.- The Secretary of the Vatican’s Pontifical Council on Social Communications says he wants to challenge young Catholics to “be geniuses and creators of a new Renaissance” using social media.
Monsignor Paul Tighe likened the blossoming of social media to the ancient architectural wonders created during the first Renaissance. “The magnificent churches of Rome were built during the first Renaissance using the new technology, art and engineering of the time. Young people can now do the same today using the wonderful new technologies at their disposal including new media,” he said in an April 15 interview with CNA.
The pontifical council Msgr. Tighe works for was established in 1948 by Pope Pius XII primarily to monitor and critique the film industry. Since then its work has expanded as modern forms of communications have proliferated. Presently the Council is helping to overhaul the Vatican’s presence on the Internet, bringing all the Church’s major news agencies together onto one website. That includes the newspaper “L’Osservatore Romano,” Vatican Radio and Fides news agency.
Msgr. Tighe now wants young Catholics to realize the potential of this digital age.
“The first thing is that for young people ‘new media’ isn’t actually new. It’s just everyday life to them. So I want them to have a sense of how things were before and how exciting this digital age actually is. It has big potential,” he said.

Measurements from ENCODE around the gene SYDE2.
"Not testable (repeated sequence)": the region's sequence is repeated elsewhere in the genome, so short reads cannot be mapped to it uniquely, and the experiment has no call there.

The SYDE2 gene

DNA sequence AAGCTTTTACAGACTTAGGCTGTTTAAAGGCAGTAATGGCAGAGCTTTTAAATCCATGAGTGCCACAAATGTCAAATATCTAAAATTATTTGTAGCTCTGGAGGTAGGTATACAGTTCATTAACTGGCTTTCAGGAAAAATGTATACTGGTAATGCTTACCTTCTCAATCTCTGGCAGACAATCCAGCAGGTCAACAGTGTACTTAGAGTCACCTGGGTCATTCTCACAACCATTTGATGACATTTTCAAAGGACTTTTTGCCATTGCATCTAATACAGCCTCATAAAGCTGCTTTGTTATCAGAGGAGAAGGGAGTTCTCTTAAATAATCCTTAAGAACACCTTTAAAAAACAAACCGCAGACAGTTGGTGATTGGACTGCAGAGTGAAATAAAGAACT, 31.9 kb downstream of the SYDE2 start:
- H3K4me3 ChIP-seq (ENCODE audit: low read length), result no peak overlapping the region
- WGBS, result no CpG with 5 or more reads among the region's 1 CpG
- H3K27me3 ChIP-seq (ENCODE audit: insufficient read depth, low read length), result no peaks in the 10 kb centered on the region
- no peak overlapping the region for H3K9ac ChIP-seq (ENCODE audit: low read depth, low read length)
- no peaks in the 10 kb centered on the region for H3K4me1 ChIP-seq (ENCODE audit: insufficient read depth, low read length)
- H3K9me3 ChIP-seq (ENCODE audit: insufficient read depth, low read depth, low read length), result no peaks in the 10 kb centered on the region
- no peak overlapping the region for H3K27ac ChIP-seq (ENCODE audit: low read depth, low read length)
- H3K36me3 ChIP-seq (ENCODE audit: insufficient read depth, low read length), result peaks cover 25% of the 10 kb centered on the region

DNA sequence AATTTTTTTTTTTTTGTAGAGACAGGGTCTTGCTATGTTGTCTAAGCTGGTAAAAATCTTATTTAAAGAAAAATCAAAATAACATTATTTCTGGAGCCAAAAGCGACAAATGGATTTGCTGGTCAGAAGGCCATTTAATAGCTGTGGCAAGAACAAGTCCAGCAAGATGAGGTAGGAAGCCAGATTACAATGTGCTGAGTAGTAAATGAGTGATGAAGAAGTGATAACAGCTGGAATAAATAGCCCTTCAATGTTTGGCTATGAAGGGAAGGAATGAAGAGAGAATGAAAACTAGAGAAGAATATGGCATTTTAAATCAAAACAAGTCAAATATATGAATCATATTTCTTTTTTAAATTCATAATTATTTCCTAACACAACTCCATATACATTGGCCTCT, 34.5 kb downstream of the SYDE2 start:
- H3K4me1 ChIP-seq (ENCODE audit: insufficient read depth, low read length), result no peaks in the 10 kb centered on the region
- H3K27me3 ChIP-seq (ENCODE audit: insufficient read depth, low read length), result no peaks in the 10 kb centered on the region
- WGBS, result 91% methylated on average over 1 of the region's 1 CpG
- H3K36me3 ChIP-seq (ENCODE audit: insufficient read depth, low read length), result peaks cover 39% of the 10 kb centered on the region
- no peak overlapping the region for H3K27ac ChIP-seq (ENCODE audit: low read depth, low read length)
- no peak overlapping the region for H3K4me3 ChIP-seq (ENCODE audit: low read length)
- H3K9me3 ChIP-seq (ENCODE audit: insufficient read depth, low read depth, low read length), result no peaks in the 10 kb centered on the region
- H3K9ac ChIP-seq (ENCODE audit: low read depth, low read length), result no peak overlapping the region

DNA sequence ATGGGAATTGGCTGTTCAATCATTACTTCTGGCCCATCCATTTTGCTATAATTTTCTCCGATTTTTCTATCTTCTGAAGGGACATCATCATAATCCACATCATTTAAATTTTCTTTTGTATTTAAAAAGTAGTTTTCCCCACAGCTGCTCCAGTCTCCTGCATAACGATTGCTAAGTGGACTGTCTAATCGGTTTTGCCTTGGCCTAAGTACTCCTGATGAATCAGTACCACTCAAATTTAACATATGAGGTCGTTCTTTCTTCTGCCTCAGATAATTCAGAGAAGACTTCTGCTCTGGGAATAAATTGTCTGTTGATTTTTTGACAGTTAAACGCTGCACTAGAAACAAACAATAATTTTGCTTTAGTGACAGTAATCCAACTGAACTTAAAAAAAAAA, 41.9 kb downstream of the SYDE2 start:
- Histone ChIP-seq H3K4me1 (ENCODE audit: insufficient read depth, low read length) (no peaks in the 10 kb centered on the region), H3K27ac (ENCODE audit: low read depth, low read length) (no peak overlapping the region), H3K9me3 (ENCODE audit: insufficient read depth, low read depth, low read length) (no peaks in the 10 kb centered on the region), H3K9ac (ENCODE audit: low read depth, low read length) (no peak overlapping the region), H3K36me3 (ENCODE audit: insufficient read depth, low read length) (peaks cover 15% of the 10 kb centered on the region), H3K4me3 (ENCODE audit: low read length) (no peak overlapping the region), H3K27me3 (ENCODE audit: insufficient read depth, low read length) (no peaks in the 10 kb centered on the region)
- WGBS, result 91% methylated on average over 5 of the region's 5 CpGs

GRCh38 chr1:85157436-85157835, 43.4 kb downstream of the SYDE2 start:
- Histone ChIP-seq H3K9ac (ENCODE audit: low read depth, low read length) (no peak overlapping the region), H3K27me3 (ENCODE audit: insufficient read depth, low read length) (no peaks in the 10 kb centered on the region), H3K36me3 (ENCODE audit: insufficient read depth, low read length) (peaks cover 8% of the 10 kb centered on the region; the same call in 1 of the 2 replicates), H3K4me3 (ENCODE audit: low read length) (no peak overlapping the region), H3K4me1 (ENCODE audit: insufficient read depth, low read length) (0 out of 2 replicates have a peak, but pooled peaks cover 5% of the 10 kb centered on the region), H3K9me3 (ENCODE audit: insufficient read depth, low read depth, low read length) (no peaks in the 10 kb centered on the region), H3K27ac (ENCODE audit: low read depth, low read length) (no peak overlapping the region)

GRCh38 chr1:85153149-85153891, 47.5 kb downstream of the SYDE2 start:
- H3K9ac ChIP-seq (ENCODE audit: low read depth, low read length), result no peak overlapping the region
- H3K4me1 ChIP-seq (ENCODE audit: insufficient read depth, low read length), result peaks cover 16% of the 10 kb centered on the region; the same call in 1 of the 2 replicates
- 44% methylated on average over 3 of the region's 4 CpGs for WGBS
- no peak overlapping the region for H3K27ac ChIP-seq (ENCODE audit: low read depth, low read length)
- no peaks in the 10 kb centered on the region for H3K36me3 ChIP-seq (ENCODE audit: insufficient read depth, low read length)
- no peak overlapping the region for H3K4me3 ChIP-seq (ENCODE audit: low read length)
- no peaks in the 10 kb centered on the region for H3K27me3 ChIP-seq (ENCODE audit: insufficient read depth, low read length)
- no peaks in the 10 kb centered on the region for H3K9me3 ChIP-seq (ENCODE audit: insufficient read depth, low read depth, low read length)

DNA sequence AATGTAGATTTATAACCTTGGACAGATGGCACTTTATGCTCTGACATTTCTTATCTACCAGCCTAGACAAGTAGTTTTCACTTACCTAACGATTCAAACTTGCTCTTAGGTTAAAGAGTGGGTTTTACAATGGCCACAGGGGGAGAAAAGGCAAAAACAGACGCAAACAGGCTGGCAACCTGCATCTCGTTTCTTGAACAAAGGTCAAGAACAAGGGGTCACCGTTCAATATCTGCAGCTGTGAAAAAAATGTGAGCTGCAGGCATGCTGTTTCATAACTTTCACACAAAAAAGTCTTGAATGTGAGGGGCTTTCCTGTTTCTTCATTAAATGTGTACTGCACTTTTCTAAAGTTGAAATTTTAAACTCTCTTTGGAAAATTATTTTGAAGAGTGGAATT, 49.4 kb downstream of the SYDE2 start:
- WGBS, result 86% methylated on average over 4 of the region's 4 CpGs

He also noted that the social media can be used to draw people to Christ. “It’s interesting how the new technologies are being used by young people as a way of seeking friendship with others. That’s not just a cultural phenomenon. It’s actually in our nature – made in the image and likeness of God - to seek friendship. I’d hope young people can then open up to that ultimate other, God, through the same means.”
Msgr. Tighe pointed to websites such as “Sacred Space” which, he says, provide online “silence and solitude” for anybody seeking God.
Meanwhile, the project to bring all the Vatican’s media outlets onto one website should be complete by Easter Sunday this year.